As the technology sector shows signs of heating up again on the momentum of new smartphone and tablet launches, investors might be best-served by letting professional money managers do the heavy lifting.
According to market watchers and fund analysts, the best way to play a fast-changing and increasingly diverse tech sector is to rely on active managers and to avoid the broad-market-index exposure.
“When it comes to technology stocks, you have to be selective,” said Angelo Zino, a tech stock analyst at S&P Capital IQ, a unit of Standard & Poor's.
He cited, for example, the tales of performance by such bellwether names such as Apple Inc. (APPL) and Microsoft Corp. (MSFT).
Apple shares, up about 64% so far this year, gained 25.6% last year and 53.1% in 2010.
Microsoft, by contrast, only recently broke out of a relative performance slump with about an 18.5% gain so far this year.
Microsoft shares declined by 4.6% last year and fell by 6.6% in 2010.
What investors could be missing by lumping the overall tech sector together and investing based on select high-profile stories are factors such as the growing challenges facing the personal-computer market, which is now being cannibalized by tablets, Mr. Zino said.
“We're looking for 50% growth in the tablet area this year, but PCs are flat,” he said.
Although tech sector mutual funds, as a broad category, have gained more than 15% from the start of the year, fund investors have followed a predictable pattern of chasing that performance instead of sitting tight and trusting the pros.
The consequences of such an investing approach can be punishing, according to Morningstar Inc. fund analyst Flynn Murphy.
“The average tech sector fund returned 21% during the first quarter of this year, following Apple's 48% gain during the period, and investors bought into the sector as the run-up was under way,” he said.
According to Morningstar, tech funds saw net inflows for February and March of $574 million and $698 million, respectively.
“As the tech sector's performance stalled during the summer, investors pulled more than $1.1 billion from tech funds in May, June and July,” Mr. Murphy said.
“And as performance picked back up again in August, investors returned to the sector, with flows following performance,” to the tune of $740 million in net inflows, he said.
“The tech sector is always going through waves of innovation and consolidation,” Mr. Murphy said. “But in general, flows are following performance.”
Perhaps more than any other sector, technology represents a stark mix of opportunities and risk, according to Gregory Heilman, a portfolio manager at Schwartz Investment Counsel Inc., a $700 million asset management firm.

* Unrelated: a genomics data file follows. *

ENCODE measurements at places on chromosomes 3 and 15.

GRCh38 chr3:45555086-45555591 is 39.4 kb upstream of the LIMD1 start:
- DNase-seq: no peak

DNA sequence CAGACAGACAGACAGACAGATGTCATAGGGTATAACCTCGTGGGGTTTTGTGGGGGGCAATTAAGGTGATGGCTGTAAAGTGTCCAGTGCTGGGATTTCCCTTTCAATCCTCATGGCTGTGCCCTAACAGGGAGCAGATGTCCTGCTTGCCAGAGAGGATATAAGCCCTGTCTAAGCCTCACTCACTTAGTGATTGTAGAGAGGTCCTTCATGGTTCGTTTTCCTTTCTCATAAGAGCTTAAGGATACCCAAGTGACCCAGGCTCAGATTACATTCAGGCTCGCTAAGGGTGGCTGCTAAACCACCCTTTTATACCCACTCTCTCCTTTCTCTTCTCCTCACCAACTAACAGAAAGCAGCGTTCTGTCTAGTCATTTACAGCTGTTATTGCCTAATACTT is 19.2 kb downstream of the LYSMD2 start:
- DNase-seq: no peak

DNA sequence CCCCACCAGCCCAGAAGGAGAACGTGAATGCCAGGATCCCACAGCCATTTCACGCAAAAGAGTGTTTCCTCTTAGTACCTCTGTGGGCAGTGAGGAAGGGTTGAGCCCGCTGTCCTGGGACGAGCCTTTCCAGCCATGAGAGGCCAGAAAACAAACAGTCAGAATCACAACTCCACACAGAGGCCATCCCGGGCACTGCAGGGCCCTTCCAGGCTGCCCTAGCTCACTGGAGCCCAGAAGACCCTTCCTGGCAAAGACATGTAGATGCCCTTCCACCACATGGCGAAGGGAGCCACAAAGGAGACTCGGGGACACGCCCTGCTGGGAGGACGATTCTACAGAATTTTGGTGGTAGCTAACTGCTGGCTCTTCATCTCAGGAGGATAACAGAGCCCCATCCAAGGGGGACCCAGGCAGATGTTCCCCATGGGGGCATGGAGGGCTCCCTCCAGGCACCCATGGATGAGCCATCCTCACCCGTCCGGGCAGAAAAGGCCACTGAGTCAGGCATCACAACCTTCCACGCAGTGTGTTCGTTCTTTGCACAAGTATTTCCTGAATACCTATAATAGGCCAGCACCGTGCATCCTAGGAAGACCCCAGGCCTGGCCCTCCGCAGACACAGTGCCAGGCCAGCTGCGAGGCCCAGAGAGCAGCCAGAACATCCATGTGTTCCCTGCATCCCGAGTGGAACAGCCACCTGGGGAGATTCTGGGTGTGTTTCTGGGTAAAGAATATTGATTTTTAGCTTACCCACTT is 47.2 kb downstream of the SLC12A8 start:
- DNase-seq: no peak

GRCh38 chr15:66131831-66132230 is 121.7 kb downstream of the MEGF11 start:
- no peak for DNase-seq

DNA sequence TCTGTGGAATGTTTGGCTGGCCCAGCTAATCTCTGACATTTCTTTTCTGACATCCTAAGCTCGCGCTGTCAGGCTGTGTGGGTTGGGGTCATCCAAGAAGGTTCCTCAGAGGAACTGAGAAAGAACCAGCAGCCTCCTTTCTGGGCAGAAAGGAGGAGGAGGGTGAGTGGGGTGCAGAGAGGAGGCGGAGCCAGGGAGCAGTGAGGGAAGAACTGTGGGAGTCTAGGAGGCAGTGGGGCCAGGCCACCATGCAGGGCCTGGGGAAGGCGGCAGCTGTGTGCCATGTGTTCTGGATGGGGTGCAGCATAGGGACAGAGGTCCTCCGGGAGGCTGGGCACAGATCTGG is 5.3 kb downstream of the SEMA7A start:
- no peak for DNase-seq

“There's certainly a division of tech winners and tech losers this year, and part of it has to do with tremendous disruption in the industry where products are moving from PC-based to tablet- and smartphone-based,” he said.
Mr. Heilman listed Apple, Micro-soft and International Business Machines Corp. (IBM) among the stocks that he expects will lead the winners.
But he is also banking on some value play opportunities with laggards such as Hewlett-Packard Co. (HPQ) and Intel Corp. (INTC), down 32% and 4%, respectively, this year.
“Hewlett and Intel have been suffering, but we've been taking a contrary view, and we expect them to get some boost from Microsoft's upcoming launch of Windows 8,” Mr. Heilman said.
Both Hewlett-Packard and Intel are plays on the fast-growing smartphone category, he said.
The “very general theme” that consumer PC sales will continue to be weak should also be considered against the backdrop of a broader “weak economic outlook that is not helping,” said S&P Capital IQ fund analyst Dylan Cathers.
With that in mind, he identified three mutual funds positioned to help investors take advantage of the developing category: the Buffalo Discover Fund (BUFX), Fidelity Select IT Services (FBSOX) and Fidelity Select Software & Computer Services (FSCSX).
The funds were selected by screening for the highest-ranked funds in the science and technology peer group, based on performance analytics, risk considerations and cost factors, Mr. Cathers said.
Fund performance emphasis was placed on five-year annualized returns.
The Buffalo Discovery Fund, which has gained about 20% this year, has a five-year annualized return of 5.5%, which compares with a category average of 2.2%.
Fidelity Select IT Services has gained about 18.5% this year and has a five-year annualized return of 9.5%.
Fidelity Select Software & Computer Services has gained about 20.5% this year and has a five-year annualized return of 8.5%.
Mr. Murphy highlighted two funds in the sector that have earned positive forward-looking analyst ratings: Allianz RCM Technology Fund (RAGTX) and Ivy Science & Technology Fund (WSTAX).
A key attribute of both funds is that they have shown an ability to reduce volatility within a traditionally volatile category, he said.
The Allianz fund, which has gained about 13.9% this year, has a five-year annualized return of 2.2%.
The Ivy fund, which has gained about 23.2% this year, has a five-year annualized return of 6.3%.
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